Journal Information
Vol. 111. Issue 6.
Pages 520-521 (July - August 2020)
Vol. 111. Issue 6.
Pages 520-521 (July - August 2020)
Resident's Forum
DOI: 10.1016/j.adengl.2018.11.027
Open Access
RF - Diagnostic Biopsy for Amyloidosis: Subcutaneous Fat or Minor Salivary Gland?
FR - Diagnóstico de amiloidosis: ¿biopsia de grasa subcutánea o de glándula salivar menor?
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T. Ródenas-Herranz
Corresponding author
teresarodenash@gmail.com

Corresponding author.
, L. Linares-Gonzalez, R. Ruiz-Villaverde
Servicio de Dermatología, Hospital Universitario San Cecilio, Granada, Spain
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Amyloidosis describes a group of diseases characterized by deposition of a substance with an amorphous appearance that is stained by Congo red in various tissues and organs. The diseases can be differentiated from one another by the type of precursor protein for the amyloid substance. Primary amyloidosis is the most common form, with an annual incidence of 0.9 new cases per 100 000 inhabitants. Secondary forms include those resulting from hematologic disorders, renal disease, and autoimmune diseases.

There are more than 30 unrelated autologous proteins that can cause amyloidosis. Identifying the amyloid protein is crucial for correct diagnosis and, above all, appropriate treatment, which can range from autologous stem cell transplantation to liver transplantation.1

The initial step for diagnosis, as mentioned above, is detecting the presence of amyloid in a sample from the affected organ through Congo red staining, followed by a second step of exact typing of the implicated protein. It is not always possible to carry out a biopsy of the target organ given the potential risk of postoperative bleeding, infection, pain, and technical issues arising from difficulties with surgical access, and so it is necessary to resort to more accessible tissues.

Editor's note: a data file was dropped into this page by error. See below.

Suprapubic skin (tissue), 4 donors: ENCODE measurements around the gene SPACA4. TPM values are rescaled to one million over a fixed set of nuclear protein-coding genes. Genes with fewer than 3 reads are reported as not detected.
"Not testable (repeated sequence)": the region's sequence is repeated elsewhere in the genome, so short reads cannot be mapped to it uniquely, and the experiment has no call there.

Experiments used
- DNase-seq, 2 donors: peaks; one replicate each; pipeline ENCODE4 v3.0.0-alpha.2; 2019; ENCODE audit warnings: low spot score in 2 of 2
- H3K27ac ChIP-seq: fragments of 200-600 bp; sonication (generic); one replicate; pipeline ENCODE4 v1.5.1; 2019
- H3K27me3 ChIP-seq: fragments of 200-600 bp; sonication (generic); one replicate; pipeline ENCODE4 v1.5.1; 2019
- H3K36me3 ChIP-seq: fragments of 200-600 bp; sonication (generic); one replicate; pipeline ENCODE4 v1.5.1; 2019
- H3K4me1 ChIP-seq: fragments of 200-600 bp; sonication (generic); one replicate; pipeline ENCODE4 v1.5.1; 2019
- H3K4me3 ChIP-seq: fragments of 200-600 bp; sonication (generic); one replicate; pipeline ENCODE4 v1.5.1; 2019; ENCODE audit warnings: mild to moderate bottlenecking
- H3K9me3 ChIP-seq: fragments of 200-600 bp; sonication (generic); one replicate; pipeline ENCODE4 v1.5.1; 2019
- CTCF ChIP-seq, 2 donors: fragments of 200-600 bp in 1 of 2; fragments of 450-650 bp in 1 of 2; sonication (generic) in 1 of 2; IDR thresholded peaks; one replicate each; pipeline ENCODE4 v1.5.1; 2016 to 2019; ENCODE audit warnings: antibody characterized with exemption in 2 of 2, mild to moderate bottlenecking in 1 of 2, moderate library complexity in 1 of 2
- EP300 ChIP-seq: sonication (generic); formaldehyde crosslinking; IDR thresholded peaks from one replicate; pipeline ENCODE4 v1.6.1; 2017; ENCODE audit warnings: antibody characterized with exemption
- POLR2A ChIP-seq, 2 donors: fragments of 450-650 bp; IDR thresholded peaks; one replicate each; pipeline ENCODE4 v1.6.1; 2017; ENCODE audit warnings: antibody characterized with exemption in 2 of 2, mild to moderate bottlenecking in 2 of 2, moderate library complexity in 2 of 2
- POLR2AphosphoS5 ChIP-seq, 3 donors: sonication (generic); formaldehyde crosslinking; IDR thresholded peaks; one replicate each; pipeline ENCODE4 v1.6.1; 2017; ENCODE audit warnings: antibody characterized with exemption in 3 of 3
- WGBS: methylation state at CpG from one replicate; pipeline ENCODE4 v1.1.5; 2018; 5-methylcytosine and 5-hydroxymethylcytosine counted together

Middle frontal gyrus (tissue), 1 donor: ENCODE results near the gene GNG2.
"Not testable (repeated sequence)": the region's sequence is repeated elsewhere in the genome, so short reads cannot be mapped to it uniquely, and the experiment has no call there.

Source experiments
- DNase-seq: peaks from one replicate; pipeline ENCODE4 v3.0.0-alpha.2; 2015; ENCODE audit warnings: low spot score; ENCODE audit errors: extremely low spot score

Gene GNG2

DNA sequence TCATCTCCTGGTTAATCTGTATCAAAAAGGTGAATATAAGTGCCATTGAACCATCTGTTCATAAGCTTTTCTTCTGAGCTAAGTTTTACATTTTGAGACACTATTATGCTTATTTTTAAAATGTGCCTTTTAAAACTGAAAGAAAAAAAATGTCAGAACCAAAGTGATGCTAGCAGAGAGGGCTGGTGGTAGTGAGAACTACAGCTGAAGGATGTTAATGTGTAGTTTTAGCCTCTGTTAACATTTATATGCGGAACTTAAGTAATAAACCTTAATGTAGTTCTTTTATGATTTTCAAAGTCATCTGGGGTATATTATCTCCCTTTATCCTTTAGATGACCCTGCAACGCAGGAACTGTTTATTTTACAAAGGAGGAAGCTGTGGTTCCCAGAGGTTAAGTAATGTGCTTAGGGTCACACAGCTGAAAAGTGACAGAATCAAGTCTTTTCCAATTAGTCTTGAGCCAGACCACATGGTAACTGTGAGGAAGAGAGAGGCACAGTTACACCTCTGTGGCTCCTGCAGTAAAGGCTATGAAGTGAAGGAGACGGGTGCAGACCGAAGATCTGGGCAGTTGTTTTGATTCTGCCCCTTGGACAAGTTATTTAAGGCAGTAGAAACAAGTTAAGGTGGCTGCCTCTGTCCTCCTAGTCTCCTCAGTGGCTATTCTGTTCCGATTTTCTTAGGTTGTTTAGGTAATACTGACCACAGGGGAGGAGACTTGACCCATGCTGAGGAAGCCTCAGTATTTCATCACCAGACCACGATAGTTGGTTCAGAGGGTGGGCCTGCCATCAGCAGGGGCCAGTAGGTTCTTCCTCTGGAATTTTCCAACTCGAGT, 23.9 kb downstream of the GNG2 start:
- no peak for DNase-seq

Traditionally, rectal biopsy was the preferred method for screening, although biopsy of subcutaneous fat started to predominate from 1973 onwards. In most hospitals, biopsies were the responsibility of dermatologists. The sensitivity of rectal biopsy varies between 54% and 82%, depending on the series.2

In our experience, we found a positivity rate of just 1% in consecutive biopsy sampling of subcutaneous fat performed after consultation with the nephrology department (28/100) and autoimmune disease unit (72/100) in the context of different autoimmune diseases. This prompted us to systematically review the biopsy technique and sample processing, and we opted to combine 2 simultaneous biopsies, one of subcutaneous fat and the other of the minor salivary gland. We now found a positivity rate of 2% and 45%, respectively, in consecutive biopsy samples for amyloidosis screening in 50 patients from the nephrology department and autoimmune disease unit. All cases positive for biopsy of the salivary gland were positive in subcutaneous fat but not vice versa.

Biopsy of the minor salivary glands is therefore slowly becoming the most widespread method, with easy access and few associated complications for detection of amyloidosis. The presence of abundant parenchyma and secretory components along with a rich blood supply make it the site of choice for taking samples.3

Its sensitivity is close to that estimated for abdominal fat with percentages between 83% and 100%.4 It requires a minimal incision with very little risk of bleeding or nerve damage. It can be performed in an outpatient setting and without any apparent scarring, unlike abdominal fat biopsy.

For this reason, we propose the following diagnostic algorithm for screening for amyloidosis while awaiting more robust studies that compare the different techniques. Our conclusion is that the technique of choice should be salivary gland biopsy, and in cases with a high suspicion but with a negative result, abdominal fat biopsy or biopsy of the affected organ could be considered (Fig. 1).

Figure 1.

Algorithm for diagnosis of amyloidosis.

(0.11MB).
References
[1]
G.M. Guidelli, M. Bardelli, E. Selvi, M. Galeazzi, R. De Stefano.
Punch biopsy for fat tissue collection in amyloidosis: is it time to stop needle aspiration?.
Rheumatology (Oxford)., 54 (2015), pp. 2109-2111
[2]
S.G. Ong, R. Rajasingam.
Abdominal subcutaneous fat aspiration--an alternative method to diagnose amyloidosis.
Med J Malaysia., 62 (2007), pp. 68-69
[3]
R. Mercan, B. Bıtık, M.E. Tezcan, A. Kaya, A. Tufan, M.A. Ozturk, et al.
Minimally invasive minor salivary gland biopsy for the diagnosis of amyloidosis in a rheumatology clinic.
ISRN Rheumatol., 2014 (2014),
[4]
B.P. Hazenberg.
Amyloidosis: a clinical overview.
Rheum Dis Clin North Am., 39 (2013), pp. 323-345

Please cite this article as: Ródenas-Herranz T, Linares-Gonzalez L, Ruiz-Villaverde R. FR - Diagnóstico de amiloidosis: ¿biopsia de grasa subcutánea o de glándula salivar menor? Actas Dermosifiliogr. 2020;111:520–521.

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